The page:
I’d never camped alone with just my seven-year old before. I’d never camped in King’s Canyon before, either. I’d never driven on a crazy, switch back, narrow road with no turn arounds before. I had no choice but to continue up the windy stretch of black asphalt with a black BMW on my tail and national park buses zooming past on my left at what felt like lightening speed.
There was no stopping, no turning around, no giving-up. With white knuckles and sweaty palms that I kept drying in the arctic blast from the air conditioner, I crept along dreading the drive back in four days. But once we entered the park and found the perfect site in the Azalea Campground and I emerged from the Ford Explorer, I was able to relax one finger at a time, breath in fresh air, and began to relax a little. I was still adjusting to doing this all by myself and proving that I could.
Our site gently sloped down into a deep valley but rose on the other side with thick stands of giant sequoias. It was so quiet and peaceful. The campground was nearly deserted, and all we could hear were a few birds and a few kids laughing in the distance. My son, who also loves camping as much as I do, was quick to help setup the tent and put the food away in the bear-proof container.
We made a quick lunch of PB&J sandwiches on Watsonville sourdough bread (my favorite) and small red apples and looked at the scenery in front of us. Neither of us spoke. To do so would have ended some magical spell that befell the entire landscape. I relaxed for the first time that day. We sat in peace for quite some time before our neighbors returned from a hike. Pleasantries were made but our precious time together had evaporated.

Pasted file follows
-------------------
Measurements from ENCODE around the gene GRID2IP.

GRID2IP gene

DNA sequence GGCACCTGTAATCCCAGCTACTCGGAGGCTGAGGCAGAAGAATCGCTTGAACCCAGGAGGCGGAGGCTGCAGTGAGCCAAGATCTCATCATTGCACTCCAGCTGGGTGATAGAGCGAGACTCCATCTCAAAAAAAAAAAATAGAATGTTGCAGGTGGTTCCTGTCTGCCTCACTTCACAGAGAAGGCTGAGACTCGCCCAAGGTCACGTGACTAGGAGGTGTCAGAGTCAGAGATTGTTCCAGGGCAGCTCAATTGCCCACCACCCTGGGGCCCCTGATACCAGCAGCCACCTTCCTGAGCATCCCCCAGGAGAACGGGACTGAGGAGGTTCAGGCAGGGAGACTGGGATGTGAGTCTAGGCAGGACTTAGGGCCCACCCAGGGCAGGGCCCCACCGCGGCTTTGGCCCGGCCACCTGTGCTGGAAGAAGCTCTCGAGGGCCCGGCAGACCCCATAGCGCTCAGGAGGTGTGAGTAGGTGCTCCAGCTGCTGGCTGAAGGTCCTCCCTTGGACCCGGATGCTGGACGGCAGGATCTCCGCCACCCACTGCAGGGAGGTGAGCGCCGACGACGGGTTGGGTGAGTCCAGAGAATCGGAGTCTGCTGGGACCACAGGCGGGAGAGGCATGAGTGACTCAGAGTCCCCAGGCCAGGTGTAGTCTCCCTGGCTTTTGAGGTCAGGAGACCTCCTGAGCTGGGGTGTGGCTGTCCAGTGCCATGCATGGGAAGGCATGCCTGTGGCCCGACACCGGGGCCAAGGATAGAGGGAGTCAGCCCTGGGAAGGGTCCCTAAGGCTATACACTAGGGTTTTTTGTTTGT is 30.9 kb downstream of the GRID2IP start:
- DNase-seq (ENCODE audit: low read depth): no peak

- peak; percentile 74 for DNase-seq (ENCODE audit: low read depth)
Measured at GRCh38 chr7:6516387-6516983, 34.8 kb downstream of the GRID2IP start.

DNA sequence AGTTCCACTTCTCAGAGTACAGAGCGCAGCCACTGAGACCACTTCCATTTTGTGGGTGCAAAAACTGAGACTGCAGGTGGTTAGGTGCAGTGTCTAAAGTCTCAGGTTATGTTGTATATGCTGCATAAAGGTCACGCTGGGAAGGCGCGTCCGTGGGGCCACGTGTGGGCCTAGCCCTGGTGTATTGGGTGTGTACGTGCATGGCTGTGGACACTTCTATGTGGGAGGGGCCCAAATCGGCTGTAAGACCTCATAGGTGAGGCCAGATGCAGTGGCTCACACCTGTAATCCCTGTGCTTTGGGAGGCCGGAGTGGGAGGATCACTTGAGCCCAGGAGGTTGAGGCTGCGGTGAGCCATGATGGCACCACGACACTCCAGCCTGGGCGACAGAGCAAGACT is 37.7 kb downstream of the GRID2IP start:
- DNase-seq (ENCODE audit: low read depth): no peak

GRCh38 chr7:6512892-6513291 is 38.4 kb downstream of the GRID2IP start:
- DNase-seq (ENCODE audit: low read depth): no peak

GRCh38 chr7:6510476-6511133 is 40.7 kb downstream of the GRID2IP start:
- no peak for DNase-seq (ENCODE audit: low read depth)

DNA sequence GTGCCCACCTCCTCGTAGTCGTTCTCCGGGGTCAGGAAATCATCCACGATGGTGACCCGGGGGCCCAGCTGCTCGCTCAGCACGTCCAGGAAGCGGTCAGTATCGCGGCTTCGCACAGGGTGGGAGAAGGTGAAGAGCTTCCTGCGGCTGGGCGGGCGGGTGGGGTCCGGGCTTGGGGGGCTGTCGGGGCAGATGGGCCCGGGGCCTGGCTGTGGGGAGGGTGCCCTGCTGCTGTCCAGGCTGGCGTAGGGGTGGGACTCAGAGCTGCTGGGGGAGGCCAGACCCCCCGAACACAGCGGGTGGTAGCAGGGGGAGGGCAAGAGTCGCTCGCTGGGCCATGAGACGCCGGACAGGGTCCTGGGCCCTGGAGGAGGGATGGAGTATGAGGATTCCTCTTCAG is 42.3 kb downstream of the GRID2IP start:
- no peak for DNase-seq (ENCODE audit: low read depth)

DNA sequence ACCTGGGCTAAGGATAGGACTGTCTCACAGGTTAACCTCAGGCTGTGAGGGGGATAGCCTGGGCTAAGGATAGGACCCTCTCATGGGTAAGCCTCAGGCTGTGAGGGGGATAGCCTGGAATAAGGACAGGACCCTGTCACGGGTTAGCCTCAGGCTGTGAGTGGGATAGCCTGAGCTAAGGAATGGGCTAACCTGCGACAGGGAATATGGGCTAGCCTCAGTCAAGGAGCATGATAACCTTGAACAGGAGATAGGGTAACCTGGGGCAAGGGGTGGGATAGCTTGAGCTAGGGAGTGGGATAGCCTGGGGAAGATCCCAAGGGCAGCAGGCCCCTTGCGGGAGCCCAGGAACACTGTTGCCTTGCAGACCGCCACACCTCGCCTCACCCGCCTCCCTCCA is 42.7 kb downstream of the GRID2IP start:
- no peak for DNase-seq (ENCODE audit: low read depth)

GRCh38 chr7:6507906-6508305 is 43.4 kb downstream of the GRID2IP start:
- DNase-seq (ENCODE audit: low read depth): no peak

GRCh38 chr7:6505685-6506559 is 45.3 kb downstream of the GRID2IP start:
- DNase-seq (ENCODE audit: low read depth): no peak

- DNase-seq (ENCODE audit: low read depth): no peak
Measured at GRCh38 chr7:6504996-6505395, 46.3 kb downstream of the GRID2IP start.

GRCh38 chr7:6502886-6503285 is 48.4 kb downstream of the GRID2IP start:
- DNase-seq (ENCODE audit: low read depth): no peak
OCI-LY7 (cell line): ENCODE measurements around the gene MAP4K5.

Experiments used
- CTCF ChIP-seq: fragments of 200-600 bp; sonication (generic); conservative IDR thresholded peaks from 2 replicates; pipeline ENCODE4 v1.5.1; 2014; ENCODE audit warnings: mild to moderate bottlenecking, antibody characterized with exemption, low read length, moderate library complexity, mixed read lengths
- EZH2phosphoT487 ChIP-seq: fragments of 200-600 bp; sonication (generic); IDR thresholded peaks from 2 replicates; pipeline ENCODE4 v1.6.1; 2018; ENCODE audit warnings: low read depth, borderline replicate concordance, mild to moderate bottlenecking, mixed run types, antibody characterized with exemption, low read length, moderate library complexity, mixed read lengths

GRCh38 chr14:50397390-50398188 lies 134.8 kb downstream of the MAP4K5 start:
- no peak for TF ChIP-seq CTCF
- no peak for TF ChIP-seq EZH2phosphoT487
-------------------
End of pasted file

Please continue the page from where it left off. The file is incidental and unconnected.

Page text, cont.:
An adventure hike was planned. We walked the short distance to the shuttle bus stop; waited a few minutes (so thankful I didn’t have to drive anymore); and were whisked away to one of the best spots to see ancient, giant trees. Now on a barreling bus, trees zoomed by us and curves were taken at what felt like mach speed. But we arrived safely to our destination—General Grant.
The hike was easy and we stopped many times to look at the signs and explore nature that was right at our fingertips. It’s hard to put in words the majesty of it all. You feel like an ant scurrying around from one jackpot to the next. And then you see General Grant. You have to crane your neck to try and see the top but you can’t get the full perspective. Everyone else is trying to do the same and take a picture with the tree. People from all over the world where there witnessing this with us.
But the best was yet to come the following day—General Sherman. Mindblowing. Magnificent. Mesmerizing. The biggest tree in the world stood before us. We, like everyone else, looked in awe at its massive size. And, we waited patiently to take our photo with the giant. It’s a trip I’ll never forget.
If you’re a tree hugger (come on most of us love trees), you’ve got to put this on your bucket list. King’s Canyon is the quiet little brother to Sequoia National Park with clean, large sites and easy access to the store and shuttle. Go make your own memories in this other worldly forest. It was certainly inspiration for Waters Rise.